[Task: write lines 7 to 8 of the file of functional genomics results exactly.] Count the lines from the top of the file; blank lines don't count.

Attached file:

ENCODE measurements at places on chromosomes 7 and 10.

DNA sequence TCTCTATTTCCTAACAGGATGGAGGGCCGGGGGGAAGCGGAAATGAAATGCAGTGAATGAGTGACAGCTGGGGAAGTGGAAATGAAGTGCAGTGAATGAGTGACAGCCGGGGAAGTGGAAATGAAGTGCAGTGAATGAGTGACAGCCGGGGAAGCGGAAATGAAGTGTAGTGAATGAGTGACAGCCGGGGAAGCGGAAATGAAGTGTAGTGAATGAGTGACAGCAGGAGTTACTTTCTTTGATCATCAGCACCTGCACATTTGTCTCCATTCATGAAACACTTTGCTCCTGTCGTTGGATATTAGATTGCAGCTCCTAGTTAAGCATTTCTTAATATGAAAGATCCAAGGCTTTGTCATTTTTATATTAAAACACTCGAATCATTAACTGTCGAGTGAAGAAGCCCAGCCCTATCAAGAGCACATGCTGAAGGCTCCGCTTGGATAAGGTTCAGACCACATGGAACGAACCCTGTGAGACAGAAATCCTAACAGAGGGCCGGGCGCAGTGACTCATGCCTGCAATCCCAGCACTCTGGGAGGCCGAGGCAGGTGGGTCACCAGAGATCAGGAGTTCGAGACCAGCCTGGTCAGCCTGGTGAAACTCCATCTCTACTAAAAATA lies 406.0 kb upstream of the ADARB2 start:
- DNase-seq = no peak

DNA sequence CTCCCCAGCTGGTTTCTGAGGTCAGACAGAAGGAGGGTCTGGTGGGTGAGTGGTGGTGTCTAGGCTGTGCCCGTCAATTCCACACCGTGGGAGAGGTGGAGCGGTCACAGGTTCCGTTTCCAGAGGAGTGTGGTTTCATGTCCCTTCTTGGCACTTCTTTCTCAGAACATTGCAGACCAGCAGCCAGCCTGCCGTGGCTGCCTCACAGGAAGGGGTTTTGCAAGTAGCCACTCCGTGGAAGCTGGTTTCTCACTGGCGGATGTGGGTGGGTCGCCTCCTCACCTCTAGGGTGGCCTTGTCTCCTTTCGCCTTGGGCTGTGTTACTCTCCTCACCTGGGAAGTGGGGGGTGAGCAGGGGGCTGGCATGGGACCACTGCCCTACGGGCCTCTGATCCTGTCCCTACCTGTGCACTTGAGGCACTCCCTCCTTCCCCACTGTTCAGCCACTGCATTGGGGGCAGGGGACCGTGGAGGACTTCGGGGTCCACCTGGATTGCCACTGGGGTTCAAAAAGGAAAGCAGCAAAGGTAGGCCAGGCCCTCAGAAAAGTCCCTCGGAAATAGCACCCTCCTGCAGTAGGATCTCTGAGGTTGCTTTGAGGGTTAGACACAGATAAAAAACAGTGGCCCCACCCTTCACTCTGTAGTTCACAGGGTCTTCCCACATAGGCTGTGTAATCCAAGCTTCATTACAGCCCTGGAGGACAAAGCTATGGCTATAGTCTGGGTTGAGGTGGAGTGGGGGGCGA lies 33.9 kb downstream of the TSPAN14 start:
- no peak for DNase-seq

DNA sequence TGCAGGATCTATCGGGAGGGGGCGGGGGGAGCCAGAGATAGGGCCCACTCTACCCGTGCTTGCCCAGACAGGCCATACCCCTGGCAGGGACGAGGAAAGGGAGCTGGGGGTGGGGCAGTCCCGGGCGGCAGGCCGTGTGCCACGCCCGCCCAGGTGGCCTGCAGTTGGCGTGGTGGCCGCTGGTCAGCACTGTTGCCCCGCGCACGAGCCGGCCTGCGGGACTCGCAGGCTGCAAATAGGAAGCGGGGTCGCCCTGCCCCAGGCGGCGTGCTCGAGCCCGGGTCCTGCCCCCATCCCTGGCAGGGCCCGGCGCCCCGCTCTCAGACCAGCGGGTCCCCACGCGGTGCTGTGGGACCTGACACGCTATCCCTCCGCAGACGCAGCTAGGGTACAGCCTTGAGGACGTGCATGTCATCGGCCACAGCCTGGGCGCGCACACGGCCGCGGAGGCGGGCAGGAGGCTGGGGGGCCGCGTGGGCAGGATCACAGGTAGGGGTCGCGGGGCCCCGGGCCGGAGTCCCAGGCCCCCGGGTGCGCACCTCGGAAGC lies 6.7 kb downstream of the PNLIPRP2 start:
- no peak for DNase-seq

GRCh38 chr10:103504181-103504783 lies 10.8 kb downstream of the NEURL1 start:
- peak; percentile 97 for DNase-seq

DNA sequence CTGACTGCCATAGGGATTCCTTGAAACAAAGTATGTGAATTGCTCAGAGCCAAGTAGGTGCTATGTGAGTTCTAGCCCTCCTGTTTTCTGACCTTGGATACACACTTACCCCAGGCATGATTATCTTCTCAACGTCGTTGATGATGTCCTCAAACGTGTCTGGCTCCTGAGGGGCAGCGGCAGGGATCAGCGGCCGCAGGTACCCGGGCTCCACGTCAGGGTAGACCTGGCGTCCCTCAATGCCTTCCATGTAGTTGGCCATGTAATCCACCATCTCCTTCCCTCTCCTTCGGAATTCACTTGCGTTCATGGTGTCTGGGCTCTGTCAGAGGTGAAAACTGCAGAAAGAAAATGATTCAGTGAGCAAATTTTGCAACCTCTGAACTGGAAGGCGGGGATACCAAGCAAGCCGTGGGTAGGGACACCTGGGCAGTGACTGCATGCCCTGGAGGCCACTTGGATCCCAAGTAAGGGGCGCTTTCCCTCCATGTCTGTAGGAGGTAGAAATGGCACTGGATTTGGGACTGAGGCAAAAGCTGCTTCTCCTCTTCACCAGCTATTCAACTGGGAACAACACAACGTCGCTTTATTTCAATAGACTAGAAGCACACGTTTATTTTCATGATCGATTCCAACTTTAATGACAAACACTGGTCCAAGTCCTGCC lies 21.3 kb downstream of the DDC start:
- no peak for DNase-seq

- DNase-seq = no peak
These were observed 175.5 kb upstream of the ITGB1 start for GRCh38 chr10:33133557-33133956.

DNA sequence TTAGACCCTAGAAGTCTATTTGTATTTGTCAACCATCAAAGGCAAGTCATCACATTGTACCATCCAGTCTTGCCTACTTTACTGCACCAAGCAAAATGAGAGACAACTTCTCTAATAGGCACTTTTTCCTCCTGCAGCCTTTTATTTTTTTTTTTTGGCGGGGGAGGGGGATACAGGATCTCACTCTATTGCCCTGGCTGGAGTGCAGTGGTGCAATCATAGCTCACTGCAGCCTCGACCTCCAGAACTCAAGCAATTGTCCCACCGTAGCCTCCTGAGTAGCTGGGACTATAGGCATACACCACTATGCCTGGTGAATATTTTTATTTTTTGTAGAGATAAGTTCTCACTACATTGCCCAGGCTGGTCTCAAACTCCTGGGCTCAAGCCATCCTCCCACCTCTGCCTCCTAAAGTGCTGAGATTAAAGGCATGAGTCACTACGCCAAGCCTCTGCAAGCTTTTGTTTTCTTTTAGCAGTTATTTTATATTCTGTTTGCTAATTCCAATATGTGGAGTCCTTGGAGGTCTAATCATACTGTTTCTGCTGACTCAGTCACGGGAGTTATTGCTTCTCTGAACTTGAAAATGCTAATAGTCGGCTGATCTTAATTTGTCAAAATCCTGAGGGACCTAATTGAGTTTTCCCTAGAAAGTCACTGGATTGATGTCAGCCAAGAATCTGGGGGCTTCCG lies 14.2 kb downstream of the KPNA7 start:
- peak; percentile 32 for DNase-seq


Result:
- no peak for DNase-seq

GRCh38 chr10:103504181-103504783 lies 10.8 kb downstream of the NEURL1 start: